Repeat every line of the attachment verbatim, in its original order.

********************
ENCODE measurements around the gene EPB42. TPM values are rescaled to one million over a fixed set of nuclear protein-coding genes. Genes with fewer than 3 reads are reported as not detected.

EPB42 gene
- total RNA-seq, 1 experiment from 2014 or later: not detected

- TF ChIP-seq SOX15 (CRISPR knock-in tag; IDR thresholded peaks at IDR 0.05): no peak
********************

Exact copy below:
ENCODE measurements around the gene EPB42. TPM values are rescaled to one million over a fixed set of nuclear protein-coding genes. Genes with fewer than 3 reads are reported as not detected.

EPB42 gene
- total RNA-seq, 1 experiment from 2014 or later: not detected

- TF ChIP-seq SOX15 (CRISPR knock-in tag; IDR thresholded peaks at IDR 0.05): no peak